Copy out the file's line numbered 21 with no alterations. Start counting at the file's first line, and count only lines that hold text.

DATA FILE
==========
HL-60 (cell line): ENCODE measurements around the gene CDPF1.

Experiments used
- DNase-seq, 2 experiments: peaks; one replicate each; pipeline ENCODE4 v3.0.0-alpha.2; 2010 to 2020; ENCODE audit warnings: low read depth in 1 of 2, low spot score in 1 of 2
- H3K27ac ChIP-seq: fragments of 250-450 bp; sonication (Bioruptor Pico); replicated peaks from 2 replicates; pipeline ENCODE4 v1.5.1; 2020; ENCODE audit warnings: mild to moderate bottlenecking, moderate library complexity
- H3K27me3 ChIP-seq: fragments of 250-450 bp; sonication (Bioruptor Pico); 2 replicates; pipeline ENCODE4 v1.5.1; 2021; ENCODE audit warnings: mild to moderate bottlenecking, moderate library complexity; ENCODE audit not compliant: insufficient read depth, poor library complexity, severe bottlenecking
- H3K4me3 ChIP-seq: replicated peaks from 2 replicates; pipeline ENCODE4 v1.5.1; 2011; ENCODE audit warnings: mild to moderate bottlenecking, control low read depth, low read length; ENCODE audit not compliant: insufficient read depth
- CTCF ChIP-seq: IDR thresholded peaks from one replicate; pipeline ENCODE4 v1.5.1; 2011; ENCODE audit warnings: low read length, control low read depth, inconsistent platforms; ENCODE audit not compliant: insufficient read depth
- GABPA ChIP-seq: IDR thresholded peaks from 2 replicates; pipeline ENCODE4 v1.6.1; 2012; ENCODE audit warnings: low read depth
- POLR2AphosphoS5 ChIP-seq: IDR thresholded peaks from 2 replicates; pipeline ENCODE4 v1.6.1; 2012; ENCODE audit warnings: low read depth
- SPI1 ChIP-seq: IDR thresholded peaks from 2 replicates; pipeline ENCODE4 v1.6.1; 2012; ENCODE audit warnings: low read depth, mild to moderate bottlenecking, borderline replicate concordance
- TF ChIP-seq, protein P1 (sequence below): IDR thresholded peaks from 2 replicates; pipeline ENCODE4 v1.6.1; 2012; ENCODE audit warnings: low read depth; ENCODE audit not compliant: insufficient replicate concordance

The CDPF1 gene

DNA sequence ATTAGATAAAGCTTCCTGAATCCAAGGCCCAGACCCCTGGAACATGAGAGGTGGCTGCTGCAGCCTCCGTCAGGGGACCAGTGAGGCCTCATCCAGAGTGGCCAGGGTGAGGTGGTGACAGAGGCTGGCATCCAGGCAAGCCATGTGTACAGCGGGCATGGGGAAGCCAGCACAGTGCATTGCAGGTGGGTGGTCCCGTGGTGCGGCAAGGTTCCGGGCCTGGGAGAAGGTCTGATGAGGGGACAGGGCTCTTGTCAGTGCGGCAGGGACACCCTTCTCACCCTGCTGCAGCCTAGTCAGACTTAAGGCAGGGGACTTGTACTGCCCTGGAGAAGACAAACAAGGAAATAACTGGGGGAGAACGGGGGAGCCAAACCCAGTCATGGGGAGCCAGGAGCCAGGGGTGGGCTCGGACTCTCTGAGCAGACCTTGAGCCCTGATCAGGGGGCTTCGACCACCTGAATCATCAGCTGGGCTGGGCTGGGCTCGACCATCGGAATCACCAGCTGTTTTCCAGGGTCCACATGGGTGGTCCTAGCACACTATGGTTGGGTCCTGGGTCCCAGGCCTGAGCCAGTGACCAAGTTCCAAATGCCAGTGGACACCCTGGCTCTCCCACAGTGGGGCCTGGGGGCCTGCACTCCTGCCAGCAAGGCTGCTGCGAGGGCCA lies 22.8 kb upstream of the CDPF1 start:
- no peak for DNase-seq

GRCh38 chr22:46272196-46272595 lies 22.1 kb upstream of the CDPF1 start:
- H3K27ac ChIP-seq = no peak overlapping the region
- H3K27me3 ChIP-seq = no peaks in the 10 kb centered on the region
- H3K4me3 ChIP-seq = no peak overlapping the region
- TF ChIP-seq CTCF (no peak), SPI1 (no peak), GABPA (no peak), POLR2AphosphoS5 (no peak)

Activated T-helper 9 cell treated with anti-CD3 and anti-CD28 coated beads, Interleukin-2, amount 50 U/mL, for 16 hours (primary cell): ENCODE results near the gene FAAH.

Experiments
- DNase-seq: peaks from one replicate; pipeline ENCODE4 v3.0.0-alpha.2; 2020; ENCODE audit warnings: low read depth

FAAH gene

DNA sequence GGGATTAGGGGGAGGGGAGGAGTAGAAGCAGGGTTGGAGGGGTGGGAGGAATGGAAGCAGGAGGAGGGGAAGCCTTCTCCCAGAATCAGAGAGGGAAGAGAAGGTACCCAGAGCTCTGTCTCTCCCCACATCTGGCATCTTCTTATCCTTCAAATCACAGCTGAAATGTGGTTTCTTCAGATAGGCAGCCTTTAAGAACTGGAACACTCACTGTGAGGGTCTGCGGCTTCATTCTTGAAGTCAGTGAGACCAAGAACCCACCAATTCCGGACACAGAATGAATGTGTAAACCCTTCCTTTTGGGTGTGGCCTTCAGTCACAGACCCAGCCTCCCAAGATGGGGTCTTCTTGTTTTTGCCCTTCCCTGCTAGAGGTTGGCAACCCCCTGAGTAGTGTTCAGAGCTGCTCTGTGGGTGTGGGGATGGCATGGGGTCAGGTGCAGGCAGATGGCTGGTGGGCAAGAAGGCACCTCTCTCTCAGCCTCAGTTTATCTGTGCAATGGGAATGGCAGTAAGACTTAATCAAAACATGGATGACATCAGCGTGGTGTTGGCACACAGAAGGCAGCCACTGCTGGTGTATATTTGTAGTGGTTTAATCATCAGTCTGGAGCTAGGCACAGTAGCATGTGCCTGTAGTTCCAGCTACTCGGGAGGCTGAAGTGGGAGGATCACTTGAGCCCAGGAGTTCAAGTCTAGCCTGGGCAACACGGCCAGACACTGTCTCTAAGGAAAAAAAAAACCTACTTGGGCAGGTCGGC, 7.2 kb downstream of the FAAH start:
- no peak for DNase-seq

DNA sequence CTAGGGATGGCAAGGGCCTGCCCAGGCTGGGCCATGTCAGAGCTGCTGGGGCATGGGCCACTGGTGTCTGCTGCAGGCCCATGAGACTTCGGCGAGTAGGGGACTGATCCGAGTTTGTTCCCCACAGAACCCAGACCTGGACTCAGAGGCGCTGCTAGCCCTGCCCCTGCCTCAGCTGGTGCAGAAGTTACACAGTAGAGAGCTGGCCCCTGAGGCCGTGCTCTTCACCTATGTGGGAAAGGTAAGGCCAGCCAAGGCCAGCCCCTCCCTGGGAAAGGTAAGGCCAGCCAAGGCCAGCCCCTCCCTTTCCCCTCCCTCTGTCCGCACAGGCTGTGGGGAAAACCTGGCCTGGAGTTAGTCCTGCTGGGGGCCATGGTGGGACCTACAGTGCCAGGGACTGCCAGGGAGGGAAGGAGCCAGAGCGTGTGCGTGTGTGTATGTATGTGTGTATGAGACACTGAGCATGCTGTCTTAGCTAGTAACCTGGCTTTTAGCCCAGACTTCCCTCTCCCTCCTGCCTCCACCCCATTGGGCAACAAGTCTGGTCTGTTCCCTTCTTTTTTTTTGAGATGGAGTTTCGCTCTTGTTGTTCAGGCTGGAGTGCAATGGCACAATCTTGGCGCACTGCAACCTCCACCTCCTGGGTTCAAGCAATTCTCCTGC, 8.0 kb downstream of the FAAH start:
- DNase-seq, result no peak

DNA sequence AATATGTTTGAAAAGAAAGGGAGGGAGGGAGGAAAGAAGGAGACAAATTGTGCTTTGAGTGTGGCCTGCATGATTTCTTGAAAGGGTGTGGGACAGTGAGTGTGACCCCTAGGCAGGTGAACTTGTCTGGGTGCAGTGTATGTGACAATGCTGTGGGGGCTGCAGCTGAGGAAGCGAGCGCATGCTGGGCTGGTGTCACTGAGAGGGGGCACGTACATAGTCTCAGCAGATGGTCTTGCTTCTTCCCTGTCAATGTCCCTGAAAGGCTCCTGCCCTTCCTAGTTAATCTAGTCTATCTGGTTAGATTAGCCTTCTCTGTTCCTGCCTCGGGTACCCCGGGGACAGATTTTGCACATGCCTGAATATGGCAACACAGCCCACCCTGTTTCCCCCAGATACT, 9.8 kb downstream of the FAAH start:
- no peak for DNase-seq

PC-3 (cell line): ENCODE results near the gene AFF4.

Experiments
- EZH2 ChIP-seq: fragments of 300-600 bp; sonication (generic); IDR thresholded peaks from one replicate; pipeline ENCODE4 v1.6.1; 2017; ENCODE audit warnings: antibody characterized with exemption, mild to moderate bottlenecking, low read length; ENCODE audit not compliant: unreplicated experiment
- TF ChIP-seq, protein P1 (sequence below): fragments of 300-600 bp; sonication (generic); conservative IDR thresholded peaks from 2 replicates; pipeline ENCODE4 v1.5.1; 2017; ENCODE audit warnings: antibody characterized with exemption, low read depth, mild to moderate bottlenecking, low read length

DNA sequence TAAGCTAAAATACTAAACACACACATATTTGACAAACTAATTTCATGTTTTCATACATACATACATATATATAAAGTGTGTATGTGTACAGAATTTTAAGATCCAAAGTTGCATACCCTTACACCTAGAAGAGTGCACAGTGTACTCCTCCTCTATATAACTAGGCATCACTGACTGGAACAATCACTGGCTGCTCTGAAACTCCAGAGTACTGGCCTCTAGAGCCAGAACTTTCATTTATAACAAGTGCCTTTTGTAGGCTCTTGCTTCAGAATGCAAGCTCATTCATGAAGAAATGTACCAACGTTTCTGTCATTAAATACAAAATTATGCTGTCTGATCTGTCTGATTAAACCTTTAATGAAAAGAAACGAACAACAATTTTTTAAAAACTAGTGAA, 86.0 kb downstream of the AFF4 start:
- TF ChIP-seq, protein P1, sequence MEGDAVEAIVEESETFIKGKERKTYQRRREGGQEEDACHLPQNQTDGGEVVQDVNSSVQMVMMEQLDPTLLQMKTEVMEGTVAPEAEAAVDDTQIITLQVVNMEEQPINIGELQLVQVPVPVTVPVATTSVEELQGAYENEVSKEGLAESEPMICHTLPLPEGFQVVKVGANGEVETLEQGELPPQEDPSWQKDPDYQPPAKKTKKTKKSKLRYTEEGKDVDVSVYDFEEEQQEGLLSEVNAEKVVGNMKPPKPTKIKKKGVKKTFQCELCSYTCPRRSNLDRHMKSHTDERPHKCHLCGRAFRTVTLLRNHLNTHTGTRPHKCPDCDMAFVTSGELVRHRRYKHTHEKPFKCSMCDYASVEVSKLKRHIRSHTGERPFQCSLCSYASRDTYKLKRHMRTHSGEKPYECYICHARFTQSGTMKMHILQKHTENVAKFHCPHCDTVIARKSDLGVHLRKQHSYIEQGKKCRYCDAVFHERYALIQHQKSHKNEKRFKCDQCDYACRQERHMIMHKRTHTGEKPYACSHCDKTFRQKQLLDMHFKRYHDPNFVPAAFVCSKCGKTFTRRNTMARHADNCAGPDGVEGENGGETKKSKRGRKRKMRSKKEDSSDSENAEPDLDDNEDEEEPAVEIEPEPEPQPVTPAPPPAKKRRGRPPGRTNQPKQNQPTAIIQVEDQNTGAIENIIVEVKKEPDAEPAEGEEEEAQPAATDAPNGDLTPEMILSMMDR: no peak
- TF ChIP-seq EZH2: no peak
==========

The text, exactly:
Experiments